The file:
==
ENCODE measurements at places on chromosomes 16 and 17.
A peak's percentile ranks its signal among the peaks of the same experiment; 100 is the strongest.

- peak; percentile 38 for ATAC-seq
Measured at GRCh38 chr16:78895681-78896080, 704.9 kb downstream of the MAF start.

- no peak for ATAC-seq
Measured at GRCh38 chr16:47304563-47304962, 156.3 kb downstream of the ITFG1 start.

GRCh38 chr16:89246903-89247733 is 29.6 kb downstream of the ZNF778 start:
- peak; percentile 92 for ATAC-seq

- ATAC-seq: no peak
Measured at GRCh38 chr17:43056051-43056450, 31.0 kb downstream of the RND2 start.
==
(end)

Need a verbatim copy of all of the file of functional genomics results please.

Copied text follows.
ENCODE measurements at places on chromosomes 16 and 17.
A peak's percentile ranks its signal among the peaks of the same experiment; 100 is the strongest.

- peak; percentile 38 for ATAC-seq
Measured at GRCh38 chr16:78895681-78896080, 704.9 kb downstream of the MAF start.

- no peak for ATAC-seq
Measured at GRCh38 chr16:47304563-47304962, 156.3 kb downstream of the ITFG1 start.

GRCh38 chr16:89246903-89247733 is 29.6 kb downstream of the ZNF778 start:
- peak; percentile 92 for ATAC-seq

- ATAC-seq: no peak
Measured at GRCh38 chr17:43056051-43056450, 31.0 kb downstream of the RND2 start.